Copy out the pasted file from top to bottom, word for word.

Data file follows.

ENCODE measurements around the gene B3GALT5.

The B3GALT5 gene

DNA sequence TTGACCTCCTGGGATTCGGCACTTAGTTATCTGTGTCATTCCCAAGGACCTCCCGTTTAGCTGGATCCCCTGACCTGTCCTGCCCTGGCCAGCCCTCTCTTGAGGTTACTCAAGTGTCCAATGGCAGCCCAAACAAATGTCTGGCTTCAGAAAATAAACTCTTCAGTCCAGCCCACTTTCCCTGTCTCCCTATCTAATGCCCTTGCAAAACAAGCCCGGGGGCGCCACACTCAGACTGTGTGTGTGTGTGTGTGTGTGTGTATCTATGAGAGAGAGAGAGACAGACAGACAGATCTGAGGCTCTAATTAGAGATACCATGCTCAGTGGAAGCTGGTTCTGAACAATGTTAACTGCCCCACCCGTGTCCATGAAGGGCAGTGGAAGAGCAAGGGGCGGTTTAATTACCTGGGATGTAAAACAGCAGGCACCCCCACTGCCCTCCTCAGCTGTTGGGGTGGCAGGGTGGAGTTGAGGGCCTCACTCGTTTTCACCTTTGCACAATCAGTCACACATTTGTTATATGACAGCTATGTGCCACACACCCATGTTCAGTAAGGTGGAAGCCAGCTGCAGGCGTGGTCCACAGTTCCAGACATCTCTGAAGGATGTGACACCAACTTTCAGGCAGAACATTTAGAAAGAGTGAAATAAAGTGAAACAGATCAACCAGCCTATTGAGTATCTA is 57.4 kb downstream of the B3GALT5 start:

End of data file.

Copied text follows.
ENCODE measurements around the gene B3GALT5.

The B3GALT5 gene

DNA sequence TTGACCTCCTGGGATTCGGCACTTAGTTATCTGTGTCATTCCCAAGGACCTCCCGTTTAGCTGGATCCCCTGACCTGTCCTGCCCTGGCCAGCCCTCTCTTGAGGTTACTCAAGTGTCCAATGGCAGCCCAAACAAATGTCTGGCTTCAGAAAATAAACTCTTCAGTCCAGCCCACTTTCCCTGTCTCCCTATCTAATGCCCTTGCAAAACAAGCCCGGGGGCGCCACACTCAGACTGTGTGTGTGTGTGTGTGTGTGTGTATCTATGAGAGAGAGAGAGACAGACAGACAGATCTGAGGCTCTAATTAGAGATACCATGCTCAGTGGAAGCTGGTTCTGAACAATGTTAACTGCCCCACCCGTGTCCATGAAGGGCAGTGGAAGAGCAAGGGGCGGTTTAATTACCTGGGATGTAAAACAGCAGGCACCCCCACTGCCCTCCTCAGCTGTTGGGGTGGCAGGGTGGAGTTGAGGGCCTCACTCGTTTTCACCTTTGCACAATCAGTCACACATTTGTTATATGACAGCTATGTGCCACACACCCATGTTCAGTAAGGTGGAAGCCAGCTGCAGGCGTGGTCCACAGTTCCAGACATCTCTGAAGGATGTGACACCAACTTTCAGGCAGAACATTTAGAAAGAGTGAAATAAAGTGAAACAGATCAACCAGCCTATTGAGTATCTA is 57.4 kb downstream of the B3GALT5 start: